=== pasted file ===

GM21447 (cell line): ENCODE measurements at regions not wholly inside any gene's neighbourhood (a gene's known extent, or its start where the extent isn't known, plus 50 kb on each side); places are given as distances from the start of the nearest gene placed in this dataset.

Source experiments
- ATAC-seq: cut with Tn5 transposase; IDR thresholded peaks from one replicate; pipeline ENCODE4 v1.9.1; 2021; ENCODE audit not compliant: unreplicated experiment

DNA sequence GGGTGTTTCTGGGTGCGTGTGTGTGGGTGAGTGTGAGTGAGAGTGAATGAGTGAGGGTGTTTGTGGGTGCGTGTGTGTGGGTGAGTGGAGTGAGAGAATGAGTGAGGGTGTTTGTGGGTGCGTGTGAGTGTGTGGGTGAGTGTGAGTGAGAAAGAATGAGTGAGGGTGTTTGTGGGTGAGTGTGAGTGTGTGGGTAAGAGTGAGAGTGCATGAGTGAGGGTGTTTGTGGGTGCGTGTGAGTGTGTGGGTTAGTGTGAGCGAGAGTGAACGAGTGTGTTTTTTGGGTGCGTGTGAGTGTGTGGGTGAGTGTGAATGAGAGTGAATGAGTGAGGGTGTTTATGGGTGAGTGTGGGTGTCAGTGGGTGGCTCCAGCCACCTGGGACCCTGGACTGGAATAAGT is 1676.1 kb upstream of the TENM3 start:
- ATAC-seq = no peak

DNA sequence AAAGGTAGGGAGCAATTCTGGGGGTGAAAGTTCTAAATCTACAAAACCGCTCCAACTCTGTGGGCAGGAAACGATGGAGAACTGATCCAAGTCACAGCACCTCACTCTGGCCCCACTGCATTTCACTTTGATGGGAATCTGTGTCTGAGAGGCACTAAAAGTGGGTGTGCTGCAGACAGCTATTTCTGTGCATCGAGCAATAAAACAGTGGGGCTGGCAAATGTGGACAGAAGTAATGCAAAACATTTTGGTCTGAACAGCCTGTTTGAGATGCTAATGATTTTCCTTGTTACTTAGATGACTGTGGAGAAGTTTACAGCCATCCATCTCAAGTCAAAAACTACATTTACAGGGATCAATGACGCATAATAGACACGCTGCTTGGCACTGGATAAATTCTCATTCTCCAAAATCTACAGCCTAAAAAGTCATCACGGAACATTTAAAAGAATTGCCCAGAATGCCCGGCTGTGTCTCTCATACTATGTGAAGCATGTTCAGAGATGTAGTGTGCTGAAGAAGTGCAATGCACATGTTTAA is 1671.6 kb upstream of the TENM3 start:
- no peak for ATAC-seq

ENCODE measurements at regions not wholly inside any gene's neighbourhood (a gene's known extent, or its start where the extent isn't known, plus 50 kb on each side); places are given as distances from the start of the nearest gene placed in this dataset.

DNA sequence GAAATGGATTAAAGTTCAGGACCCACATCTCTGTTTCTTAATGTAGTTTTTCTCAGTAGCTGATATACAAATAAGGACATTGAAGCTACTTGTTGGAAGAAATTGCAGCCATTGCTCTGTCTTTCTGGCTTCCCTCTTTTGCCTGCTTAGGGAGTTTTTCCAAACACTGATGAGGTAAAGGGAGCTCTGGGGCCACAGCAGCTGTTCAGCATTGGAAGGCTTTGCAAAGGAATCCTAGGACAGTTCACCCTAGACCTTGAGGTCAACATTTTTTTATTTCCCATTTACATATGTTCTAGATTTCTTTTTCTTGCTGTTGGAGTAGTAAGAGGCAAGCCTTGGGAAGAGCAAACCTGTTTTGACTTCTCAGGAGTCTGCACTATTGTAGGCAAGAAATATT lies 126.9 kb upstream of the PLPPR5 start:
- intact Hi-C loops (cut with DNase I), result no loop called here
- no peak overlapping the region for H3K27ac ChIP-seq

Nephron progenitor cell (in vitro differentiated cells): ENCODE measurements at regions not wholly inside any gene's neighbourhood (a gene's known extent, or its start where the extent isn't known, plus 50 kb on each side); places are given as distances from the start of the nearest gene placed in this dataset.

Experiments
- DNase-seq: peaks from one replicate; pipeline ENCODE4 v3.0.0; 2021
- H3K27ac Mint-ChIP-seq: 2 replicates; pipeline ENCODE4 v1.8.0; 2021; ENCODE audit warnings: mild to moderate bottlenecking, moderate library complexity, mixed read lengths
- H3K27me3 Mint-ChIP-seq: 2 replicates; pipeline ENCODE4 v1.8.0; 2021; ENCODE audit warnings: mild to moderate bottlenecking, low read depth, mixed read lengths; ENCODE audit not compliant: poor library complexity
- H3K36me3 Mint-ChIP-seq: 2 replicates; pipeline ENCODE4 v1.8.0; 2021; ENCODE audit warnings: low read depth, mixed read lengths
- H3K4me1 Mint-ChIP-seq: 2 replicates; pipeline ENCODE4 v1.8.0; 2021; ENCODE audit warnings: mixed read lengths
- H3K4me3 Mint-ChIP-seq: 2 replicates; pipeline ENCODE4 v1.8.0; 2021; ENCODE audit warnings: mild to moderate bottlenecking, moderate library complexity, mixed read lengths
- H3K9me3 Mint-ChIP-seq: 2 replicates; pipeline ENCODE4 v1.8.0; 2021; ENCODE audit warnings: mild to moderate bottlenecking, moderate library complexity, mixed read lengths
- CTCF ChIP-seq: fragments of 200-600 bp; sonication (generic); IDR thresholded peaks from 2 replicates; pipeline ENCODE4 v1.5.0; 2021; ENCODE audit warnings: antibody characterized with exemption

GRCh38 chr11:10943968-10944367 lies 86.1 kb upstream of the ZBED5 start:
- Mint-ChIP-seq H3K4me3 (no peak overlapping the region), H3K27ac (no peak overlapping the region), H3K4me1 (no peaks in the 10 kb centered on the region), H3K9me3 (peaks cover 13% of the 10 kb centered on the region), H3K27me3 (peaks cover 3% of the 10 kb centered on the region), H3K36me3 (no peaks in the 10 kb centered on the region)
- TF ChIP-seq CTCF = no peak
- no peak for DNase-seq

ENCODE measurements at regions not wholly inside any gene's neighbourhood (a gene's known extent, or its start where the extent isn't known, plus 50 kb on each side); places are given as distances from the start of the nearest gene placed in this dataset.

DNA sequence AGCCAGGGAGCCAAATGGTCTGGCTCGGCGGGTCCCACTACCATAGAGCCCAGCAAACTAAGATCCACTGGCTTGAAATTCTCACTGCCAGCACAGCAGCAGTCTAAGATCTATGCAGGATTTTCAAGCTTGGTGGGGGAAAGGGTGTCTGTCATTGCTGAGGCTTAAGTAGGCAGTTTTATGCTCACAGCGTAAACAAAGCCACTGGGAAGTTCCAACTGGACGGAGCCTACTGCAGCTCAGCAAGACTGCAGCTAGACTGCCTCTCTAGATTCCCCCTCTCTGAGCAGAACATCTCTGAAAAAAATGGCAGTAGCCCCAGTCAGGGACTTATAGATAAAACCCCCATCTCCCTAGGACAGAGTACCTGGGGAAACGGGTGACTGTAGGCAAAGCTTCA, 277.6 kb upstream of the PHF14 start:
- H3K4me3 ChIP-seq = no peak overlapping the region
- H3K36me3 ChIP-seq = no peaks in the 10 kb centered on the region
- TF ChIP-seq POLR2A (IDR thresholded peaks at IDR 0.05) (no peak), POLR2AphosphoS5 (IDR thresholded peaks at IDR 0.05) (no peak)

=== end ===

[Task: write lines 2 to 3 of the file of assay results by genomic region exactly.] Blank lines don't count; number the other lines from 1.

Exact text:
Source experiments
- ATAC-seq: cut with Tn5 transposase; IDR thresholded peaks from one replicate; pipeline ENCODE4 v1.9.1; 2021; ENCODE audit not compliant: unreplicated experiment